Eyebrows shooting up, breath coming to a stuttering halt, mouth hanging open like a dead fish, Crowley found himself entirely speechless. He didn’t quite know why – something about the circumstance, the intimate vulnerability of the angel in his home, wrapped up in his blanket, sitting before his fire and sipping his tea, asking for his opinion, his advice, his help – but something clicked into place inside him, in that moment, something that had been trying to slide home for quite some time now. He focused his attention on a slow and deliberate inhale, exhale, inhale, exhale.
“I don’t know,” he murmured after a long silence. He looked up, thoughtful, trying to balance his inner feelings with the actual issue at hand. “I would… I would tell everyone the truth, but that’s – that’s not you, is it. You can’t do that.”
“No,” Aziraphale replied flatly, oblivious to Crowley’s state. “No, I can’t do that.”
Crowley chewed on his lip. “Maybe,” he said, speaking hesitantly, “maybe you talk to Prexaspes? Or… or don’t talk to him, maybe just – influence him, somehow?”
Aziraphale frowned. “What do you mean?”
“Well, you…” Crowley floundered, searching for the words he needed to say, buried underneath a mountain of words he wanted to say. “He’s the only one who knows that Bardiya is dead, yeah? So you… you encourage him, maybe, subtly, to tell the truth himself?”
“That… that could work,” Aziraphale murmured, brightening slowly and tentatively as he came to terms with the plan that was forming. “That could really work,” he repeated.
Crowley pressed his lips together hard, suppressing a giddy smile. “I hope so,” he said, as nonchalantly as he could manage.
Aziraphale stood. Crowley hadn’t considered that – that as soon as he helped the angel work out his political mishap, he would leave again. He hadn’t thought that far ahead, because he had never expected Aziraphale to ask for his help in the first place. It had not occurred to him that if he solved Aziraphale’s problem, he would no longer be a necessary part of the equation. He watched sadly from his seat on the floor as the angel folded up the thick blanket he had borrowed, setting it down on a nearby cushion.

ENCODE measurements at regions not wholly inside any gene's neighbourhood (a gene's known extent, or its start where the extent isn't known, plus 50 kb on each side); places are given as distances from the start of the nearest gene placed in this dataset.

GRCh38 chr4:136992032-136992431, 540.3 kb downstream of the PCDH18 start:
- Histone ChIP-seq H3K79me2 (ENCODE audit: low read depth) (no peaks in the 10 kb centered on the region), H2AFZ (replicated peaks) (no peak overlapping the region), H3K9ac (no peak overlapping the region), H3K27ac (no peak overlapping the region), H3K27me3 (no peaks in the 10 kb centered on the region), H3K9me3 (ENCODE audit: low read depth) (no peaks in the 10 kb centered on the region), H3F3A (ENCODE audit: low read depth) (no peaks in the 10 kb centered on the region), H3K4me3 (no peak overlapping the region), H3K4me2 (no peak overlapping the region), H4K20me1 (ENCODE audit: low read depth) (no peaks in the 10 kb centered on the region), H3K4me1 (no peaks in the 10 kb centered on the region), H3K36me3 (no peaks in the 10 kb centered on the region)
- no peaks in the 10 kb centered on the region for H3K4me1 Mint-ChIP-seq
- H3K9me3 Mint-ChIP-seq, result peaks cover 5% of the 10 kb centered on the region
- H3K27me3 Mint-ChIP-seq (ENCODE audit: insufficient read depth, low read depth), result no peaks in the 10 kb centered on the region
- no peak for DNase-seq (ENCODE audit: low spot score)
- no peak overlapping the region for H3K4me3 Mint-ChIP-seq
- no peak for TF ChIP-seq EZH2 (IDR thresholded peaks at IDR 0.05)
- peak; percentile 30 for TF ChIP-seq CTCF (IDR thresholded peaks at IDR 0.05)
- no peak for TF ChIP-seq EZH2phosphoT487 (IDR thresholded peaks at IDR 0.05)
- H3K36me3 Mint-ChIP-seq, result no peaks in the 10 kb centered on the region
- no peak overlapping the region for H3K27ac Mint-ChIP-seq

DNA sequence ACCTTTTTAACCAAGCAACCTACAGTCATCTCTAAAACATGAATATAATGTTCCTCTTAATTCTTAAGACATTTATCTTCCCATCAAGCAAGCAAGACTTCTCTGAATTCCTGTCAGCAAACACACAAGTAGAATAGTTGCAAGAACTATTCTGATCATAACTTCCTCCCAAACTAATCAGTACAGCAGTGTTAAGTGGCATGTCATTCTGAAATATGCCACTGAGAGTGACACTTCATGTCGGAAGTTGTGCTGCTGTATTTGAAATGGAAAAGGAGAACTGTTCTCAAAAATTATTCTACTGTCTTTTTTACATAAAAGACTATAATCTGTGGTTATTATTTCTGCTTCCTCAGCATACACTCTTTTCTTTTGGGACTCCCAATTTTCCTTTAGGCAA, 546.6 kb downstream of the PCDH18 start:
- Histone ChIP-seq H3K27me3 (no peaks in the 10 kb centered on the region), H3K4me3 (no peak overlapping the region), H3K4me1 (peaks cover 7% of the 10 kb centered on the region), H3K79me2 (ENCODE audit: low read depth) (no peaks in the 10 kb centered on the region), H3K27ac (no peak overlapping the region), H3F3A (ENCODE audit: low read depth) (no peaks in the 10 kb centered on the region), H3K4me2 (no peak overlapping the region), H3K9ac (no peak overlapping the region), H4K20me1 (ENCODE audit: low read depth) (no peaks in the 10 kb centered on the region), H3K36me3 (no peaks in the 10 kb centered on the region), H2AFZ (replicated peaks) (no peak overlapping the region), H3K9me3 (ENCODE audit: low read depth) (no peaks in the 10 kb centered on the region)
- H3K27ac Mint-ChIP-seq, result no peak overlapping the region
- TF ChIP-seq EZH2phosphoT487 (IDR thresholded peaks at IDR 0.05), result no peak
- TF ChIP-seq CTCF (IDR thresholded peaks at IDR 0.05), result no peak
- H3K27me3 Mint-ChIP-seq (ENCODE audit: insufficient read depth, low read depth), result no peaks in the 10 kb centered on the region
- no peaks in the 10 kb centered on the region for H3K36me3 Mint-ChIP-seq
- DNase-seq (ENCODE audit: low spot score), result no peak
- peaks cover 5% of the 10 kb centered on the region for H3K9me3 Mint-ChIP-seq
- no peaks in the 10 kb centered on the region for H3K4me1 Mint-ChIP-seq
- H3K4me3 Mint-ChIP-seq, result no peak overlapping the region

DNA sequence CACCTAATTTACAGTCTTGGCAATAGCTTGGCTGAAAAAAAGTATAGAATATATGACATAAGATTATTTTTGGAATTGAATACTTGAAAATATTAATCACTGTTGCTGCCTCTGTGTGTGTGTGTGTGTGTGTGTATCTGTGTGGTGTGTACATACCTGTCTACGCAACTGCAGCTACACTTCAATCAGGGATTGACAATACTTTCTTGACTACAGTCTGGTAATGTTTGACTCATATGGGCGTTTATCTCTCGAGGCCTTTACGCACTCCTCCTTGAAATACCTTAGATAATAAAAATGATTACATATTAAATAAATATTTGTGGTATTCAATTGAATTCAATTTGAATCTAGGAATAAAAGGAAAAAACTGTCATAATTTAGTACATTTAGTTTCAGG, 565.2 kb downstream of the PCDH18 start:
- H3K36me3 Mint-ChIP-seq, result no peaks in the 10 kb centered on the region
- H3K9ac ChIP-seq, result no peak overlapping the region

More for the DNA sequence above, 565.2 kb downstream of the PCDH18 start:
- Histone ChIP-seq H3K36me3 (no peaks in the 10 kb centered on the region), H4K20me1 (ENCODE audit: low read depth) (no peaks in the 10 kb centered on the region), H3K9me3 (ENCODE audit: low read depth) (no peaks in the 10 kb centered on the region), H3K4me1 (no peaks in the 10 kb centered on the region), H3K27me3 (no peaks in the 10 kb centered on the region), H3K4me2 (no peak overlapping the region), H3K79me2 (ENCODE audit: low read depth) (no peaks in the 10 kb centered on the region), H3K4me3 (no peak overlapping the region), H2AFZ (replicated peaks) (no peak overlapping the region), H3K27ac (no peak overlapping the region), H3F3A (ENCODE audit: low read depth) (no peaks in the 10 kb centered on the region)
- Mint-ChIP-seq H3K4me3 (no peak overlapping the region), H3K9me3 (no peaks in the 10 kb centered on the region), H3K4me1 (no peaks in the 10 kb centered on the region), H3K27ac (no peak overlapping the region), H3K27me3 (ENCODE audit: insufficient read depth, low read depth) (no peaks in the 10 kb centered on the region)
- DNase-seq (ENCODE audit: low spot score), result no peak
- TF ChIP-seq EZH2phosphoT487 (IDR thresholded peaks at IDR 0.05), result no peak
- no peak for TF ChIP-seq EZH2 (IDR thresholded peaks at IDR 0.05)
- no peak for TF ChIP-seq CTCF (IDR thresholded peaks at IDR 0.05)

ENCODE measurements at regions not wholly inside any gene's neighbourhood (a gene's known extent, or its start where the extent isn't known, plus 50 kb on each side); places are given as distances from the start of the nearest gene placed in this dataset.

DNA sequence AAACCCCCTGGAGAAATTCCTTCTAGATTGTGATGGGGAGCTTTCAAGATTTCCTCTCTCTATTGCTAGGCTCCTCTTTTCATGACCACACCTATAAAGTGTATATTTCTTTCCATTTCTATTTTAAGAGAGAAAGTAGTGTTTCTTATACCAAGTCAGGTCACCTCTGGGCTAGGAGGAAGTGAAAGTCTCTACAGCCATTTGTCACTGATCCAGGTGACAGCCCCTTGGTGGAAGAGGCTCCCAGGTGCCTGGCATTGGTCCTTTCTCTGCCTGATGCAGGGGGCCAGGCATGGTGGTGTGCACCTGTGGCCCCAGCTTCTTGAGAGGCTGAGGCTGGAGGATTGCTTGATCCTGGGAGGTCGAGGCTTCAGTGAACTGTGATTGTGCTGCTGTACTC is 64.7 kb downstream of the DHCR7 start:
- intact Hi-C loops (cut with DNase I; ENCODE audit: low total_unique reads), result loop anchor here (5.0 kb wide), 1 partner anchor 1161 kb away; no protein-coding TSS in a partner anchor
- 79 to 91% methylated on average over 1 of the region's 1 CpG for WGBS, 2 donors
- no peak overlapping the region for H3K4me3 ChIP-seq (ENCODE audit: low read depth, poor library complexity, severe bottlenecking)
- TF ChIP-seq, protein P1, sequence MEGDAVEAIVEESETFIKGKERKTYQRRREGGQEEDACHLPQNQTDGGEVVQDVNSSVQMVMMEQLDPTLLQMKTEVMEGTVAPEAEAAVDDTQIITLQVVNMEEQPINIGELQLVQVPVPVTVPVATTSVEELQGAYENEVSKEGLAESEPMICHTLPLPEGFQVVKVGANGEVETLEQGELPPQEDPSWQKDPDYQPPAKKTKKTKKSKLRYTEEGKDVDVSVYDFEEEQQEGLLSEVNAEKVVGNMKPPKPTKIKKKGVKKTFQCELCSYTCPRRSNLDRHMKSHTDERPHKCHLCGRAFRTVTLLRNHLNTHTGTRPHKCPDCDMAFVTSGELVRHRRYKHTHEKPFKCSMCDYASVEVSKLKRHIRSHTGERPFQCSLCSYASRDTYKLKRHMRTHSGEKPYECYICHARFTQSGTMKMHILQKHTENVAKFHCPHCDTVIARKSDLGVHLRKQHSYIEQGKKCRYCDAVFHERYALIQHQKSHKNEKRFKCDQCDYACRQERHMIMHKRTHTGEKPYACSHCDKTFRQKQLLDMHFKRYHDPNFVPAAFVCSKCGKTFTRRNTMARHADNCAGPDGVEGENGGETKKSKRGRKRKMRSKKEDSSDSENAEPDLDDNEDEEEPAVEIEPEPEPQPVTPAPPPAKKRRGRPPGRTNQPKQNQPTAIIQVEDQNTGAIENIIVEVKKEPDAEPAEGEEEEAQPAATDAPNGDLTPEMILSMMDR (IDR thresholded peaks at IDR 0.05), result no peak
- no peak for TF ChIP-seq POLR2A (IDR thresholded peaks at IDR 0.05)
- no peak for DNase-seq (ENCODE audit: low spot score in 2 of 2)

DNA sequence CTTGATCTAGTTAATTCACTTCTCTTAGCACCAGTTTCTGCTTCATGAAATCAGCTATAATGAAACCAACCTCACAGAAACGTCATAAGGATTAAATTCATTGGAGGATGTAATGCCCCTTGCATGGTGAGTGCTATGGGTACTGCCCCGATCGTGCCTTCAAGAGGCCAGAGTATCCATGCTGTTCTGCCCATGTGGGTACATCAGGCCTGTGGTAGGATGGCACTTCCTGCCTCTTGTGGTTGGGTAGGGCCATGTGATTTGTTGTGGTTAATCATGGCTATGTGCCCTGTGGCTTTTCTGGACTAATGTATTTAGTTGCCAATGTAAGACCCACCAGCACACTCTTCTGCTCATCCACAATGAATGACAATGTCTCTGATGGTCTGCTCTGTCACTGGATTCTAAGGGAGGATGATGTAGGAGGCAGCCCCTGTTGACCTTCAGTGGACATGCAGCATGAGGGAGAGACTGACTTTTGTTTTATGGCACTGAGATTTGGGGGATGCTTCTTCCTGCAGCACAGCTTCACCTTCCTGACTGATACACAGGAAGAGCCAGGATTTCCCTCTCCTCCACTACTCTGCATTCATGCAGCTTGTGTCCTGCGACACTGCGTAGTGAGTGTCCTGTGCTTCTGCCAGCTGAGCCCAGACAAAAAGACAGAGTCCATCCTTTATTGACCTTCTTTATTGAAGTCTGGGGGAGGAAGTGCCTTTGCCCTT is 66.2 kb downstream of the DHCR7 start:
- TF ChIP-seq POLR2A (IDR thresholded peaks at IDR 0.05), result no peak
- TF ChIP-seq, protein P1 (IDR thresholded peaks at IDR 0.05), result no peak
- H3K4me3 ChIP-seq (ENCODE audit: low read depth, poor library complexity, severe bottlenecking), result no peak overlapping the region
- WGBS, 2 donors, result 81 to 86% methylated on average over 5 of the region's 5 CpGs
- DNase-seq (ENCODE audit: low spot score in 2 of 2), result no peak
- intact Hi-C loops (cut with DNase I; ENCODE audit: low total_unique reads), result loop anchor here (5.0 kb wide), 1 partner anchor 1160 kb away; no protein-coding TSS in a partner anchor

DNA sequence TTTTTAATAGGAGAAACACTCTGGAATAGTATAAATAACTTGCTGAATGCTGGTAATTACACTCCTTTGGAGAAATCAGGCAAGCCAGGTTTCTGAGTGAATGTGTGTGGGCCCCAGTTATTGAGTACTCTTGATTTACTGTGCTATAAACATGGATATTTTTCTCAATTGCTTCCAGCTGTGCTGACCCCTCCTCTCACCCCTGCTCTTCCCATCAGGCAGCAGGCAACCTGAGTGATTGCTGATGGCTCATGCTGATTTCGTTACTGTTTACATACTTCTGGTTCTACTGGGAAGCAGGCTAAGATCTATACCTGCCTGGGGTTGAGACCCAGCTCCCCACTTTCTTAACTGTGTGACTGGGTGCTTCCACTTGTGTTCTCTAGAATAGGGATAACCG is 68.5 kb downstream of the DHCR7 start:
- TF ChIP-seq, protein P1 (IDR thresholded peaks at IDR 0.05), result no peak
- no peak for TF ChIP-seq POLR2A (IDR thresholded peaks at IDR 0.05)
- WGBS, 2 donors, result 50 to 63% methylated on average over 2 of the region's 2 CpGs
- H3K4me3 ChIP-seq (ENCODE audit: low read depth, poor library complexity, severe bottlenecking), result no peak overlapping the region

He was smiling now, a serene little quirk of his lips, infused ever so slightly with divine warmth, and he directed that smile at Crowley, disarming him completely. “Oh, Crowley – thank you,” he said, his wide blue eyes boring deep into Crowley’s yellow ones. “I don’t know what I would have done, if you hadn’t – I’d better be going, but I… if I can work this out, we shall have to celebrate.”
Crowley’s breath hitched, and he cocked his head to the side, trying against all forces of the universe to maintain his cool and casual fa ç ade. He smiled up at the angel. “And if not?”
“If not…” Aziraphale said, a look of resolute determination on his face, tinged with just a hint of wistfulness, near the edges. “If not, I can think of few places in the empire that have quite the selection of wine in which to drown my sorrows as you’ve got here.”
A warmth spread within Crowley’s gut, a blooming, liquid thing that felt natural and entirely alien at the same time. He didn’t think about it too hard, didn’t want to ruin whatever it was with introspection and self-consciousness. Instead, he just felt it seep into every corner of him, warming his fingers and toes, as Aziraphale shot him one last smile and made his way back toward the door.
“I’ll see you soon,” the angel called over his shoulder, just as he was leaving.
When he was gone, Crowley lay in front of the fire, curled in upon himself in the most serpentine manner possible, soaking up the heat. He was alone again, alone like usual, but he was not lonely, not this time. Because Aziraphale was coming back. Because Aziraphale wanted to come back, wanted to see him again after trying to follow his advice, wanted to talk to him in times of crisis. Because Aziraphale was coming back.